Ancient Greek laws against tyrants is a very fine subject to explore. Ancient Greece is known for its emerging democracy, many of which sentenced them to death.
Scholarly observers have defined classical Athens as a direct democracy. Some have quarreled on how democratic the ancient Greek city-states were. It is dependent on how people perceive the prospects of majority rule.
In Ancient Greece, many city-states institutionalized and encouraged large-scale pro-democracy uprisings. They passed legislation encouraging the brave to strike the first blow against non-democratic regimes, which essentially gave the populace the right.
Strike the first blow
The world tends to watch in astonishment when popular uprisings after a long trail of abuses suddenly overthrow authoritarian regimes that were thought stable if decadent. The Eastern European insurgencies of 1989 as well as the Arab Spring revolts of 2011 left observers with cautious optimism.
Still, everyone is not watching with the same intent. World powers wish to install their preferred governments and bring protests quickly to an end. They aim to send the discontented back to their families and workplaces. Others hoping for a new beginning pray for another society to emerge. It all depends on what people think is subversive.
This is exactly what was on ancient Greek aspiring rulers’ minds. The ancient Greek laws against tyrants were established in order to contain the seditious. This they may have achieved by condemning one side as disloyal and stirring a patriotic mobilization against the other.
It appears the Ancient Greeks learned early how to combat those individuals and small groups who wished to overthrow regimes only to grab power for themselves.
The Ancient Greeks are a dynamic archive of thought that can be interpreted toward popular democracy or national liberation. This is also true of these ancient Greek laws against tyrants. Which social class embodies the nation in such chaotic circumstances where authority is up for grabs?
Before professional armies
Far more than parliaments and presidents, the professional army is an essential element of the modern state. It is the institution that disciplines people for breaking the laws, whether just or unjust.
However, we may define a democratic regime, and one factor must be highlighted in its survival in the ancient world. Before the rise of modern professional armies, to what extent was the ancient Greek polis able to rally its supporters to defeat an armed confrontation?
Democracy was not simply majority rule. Those who wished to govern by democracy had to impose their will. This had to be more than intellectualities but a fighting volition.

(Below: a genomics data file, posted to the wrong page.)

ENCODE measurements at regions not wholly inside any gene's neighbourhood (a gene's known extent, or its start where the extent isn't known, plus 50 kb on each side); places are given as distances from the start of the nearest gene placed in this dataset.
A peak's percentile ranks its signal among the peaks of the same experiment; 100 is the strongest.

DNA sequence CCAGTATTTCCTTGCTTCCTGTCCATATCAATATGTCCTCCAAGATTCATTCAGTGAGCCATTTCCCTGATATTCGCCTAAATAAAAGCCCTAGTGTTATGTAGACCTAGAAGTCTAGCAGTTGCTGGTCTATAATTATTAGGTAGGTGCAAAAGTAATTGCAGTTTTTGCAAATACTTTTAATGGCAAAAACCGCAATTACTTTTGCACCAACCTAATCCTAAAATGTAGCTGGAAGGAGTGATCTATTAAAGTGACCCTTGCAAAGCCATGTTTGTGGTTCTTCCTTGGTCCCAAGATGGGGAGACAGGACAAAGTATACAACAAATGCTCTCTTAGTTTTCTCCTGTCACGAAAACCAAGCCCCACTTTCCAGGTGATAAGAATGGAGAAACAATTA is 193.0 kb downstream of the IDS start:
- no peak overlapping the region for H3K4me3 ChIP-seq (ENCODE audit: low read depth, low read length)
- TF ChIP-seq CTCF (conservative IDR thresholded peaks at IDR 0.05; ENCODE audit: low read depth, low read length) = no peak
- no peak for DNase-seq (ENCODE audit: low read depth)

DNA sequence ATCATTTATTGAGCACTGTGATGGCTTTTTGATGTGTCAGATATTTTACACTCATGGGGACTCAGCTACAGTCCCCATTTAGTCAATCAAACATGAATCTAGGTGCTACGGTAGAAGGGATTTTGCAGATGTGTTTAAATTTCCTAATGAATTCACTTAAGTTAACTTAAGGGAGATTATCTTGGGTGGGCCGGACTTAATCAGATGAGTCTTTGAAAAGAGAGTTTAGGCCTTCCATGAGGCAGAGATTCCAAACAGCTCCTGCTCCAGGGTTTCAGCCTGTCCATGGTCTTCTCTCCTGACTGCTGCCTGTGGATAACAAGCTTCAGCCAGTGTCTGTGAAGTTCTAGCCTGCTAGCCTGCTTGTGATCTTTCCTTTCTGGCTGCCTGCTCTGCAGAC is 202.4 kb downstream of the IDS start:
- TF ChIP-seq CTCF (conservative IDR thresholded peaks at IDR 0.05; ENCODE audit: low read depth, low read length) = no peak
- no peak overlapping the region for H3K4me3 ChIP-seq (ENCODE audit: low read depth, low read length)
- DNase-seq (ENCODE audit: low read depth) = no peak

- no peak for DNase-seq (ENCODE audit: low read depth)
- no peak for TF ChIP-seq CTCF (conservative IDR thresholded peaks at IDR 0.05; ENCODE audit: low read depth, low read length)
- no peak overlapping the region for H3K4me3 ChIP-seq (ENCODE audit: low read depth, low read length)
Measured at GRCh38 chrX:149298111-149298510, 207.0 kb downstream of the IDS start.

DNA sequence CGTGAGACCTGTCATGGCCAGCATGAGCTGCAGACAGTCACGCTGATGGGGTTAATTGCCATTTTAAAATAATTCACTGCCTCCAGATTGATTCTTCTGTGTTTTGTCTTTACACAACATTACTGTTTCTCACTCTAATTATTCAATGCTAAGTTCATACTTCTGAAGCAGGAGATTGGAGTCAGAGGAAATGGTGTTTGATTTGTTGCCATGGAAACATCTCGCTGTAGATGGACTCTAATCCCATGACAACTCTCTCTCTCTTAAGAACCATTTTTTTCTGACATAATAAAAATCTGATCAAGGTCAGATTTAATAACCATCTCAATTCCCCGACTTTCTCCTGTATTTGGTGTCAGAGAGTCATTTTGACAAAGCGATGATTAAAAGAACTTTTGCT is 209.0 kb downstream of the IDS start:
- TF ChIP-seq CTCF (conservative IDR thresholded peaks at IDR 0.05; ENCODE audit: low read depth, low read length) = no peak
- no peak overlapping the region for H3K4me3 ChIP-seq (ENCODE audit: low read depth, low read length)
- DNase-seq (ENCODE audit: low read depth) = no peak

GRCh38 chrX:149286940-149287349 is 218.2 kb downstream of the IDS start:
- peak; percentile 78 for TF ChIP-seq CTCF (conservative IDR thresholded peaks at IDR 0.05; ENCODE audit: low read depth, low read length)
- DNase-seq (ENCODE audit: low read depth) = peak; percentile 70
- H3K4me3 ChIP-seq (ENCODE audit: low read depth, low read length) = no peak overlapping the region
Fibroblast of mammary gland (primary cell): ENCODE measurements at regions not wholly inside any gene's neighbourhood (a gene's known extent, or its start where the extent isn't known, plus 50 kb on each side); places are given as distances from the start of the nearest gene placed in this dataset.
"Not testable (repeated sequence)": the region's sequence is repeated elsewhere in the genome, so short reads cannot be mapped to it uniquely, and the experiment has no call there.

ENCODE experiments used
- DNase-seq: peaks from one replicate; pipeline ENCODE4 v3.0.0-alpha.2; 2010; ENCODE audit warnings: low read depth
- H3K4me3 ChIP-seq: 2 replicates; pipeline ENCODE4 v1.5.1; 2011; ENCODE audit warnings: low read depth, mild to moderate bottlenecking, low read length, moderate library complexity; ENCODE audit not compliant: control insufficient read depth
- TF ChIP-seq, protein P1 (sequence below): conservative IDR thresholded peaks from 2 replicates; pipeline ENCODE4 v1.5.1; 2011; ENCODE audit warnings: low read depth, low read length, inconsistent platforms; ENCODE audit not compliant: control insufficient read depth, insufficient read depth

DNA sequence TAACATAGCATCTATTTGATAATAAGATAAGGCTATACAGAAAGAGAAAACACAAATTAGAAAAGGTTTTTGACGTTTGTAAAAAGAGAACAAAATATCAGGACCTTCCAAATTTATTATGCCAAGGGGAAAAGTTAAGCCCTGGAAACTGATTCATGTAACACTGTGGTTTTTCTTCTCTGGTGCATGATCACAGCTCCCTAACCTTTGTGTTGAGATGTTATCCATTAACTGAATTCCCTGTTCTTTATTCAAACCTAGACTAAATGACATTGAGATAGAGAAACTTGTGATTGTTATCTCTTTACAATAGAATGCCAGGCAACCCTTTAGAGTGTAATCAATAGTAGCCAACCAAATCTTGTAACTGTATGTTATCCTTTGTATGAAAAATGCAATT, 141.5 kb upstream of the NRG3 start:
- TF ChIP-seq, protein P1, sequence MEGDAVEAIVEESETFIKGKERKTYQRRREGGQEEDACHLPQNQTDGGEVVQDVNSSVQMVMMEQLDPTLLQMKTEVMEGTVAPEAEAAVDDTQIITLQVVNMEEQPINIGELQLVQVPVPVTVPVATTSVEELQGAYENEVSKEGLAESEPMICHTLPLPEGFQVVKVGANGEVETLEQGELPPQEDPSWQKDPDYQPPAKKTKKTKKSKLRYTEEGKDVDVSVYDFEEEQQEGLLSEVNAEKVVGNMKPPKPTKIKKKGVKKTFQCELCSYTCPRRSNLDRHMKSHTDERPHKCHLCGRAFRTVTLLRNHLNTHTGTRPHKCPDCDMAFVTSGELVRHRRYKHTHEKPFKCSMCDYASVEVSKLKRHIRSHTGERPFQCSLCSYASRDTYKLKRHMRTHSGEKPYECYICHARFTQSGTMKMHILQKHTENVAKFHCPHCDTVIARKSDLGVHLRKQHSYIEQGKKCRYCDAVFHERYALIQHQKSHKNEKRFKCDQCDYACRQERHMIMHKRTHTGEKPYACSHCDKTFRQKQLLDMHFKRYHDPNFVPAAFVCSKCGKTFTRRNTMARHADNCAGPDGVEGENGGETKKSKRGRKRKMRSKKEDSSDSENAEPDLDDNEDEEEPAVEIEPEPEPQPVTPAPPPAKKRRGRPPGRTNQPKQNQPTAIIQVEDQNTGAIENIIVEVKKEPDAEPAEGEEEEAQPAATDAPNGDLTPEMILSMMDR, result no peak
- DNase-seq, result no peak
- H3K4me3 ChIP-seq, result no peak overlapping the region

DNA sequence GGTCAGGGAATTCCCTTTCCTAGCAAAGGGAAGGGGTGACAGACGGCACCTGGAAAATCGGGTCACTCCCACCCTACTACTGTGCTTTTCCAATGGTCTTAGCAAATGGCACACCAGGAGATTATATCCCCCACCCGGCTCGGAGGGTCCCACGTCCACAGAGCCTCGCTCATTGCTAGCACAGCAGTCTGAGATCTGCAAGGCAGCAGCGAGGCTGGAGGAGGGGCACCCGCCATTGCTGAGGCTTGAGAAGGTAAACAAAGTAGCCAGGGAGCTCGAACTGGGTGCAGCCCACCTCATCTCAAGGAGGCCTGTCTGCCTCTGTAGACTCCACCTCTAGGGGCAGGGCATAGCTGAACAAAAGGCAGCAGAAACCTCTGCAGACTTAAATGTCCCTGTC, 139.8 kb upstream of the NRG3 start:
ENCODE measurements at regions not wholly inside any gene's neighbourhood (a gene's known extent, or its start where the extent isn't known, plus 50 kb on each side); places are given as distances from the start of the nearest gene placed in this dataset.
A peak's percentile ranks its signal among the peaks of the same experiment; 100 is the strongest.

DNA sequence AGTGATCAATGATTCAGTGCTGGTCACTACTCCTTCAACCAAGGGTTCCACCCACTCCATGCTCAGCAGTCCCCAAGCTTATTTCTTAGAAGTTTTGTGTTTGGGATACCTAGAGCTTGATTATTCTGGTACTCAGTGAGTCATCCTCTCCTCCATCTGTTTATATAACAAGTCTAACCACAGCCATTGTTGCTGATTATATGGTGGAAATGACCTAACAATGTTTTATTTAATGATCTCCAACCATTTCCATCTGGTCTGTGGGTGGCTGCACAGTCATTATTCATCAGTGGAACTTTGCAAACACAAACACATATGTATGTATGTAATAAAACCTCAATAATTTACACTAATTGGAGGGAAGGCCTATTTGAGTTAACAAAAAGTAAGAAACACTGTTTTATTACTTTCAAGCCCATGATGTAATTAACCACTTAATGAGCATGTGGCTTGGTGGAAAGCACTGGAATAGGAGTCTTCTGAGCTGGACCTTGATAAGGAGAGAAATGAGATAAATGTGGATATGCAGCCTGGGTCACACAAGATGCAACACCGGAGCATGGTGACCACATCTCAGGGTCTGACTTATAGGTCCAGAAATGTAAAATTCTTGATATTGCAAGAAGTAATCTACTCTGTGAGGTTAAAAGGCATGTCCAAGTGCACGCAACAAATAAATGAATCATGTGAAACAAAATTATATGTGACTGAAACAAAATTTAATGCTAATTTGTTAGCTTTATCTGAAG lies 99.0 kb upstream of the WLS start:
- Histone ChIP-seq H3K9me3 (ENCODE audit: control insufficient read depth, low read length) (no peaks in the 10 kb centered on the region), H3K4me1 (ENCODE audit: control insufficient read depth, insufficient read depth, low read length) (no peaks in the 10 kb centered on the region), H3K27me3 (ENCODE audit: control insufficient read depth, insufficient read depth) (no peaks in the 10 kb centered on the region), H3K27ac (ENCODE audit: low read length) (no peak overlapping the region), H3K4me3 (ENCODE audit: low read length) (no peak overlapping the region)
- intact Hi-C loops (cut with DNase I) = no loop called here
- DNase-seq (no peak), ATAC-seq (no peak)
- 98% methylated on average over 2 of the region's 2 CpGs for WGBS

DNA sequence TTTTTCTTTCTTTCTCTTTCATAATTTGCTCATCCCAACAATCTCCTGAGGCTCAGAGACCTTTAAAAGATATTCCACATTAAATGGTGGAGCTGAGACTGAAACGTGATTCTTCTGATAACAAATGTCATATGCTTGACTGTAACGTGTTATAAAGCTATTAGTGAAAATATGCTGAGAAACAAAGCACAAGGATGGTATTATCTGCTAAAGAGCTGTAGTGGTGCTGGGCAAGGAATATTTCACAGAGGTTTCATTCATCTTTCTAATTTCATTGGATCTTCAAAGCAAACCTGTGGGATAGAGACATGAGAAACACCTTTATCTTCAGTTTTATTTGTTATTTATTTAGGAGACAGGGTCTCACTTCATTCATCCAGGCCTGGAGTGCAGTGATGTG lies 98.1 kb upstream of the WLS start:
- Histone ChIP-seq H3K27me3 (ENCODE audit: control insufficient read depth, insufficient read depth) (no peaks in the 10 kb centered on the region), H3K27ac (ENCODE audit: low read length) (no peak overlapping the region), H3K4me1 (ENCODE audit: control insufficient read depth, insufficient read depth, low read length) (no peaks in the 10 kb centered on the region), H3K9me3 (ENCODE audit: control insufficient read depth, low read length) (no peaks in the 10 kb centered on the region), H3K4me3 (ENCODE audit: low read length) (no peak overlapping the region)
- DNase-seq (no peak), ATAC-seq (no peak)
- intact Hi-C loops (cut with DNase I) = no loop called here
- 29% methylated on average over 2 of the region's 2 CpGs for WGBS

The popular will and the execution of tyrants
Those who were for oligarchy or tyranny could also impose their willpower. The anti-democratic forces probably had more finances, better weapons and training, more powerful people on their side, and more time to plot.
Those supporting democracy were likely of the popular toiling class. Hence, anti-tyrant legislation appears to be on the poor and powerless’ side.
The scholar Martin Ostwalt, whose book From Popular Sovereignty to the Sovereignty of Law, and more recently, David A. Teergarden’s book Death to Tyrants! contributes to our understanding of this antiquity heritage.
When populist slogans and laws are wielded above society, it is difficult to say whose sovereignty is being defended.
The decree of Demophantos
Athenians promoted the first tyrant-killing law. It was called the decree of Demophantos (410 B.C.) This was after democracy had been re-established, turning back the coup of the Four Hundred.
The law required Athenians to kill an emerging tyrant or anyone who holds office after democracy was overthrown. It also encouraged rewards for those who took matters into their own hands.
The new ruling made specific reference to Harmodius and Aristogeiton. In 514 B.C., they were not only heroes but lovers, who, with a small group, assassinated Hipparchus, the brother of the tyrant Hippias.
This act of daring opened the way for democracy in Greece. The reforms of Cleisthenes were to follow.
Killing Hipparchus, but not Hippias
Like many historical attempts to kill prominent leaders all over the world, things didn’t go as planned. They organized the murder of both Hippias and his brother Hipparchus during the armed procession at the Panathenaic festival. The plot miscarried, however, and they succeeded in killing only Hipparchus. Harmodius was slain on the spot, and Aristogeiton was captured and died from torture.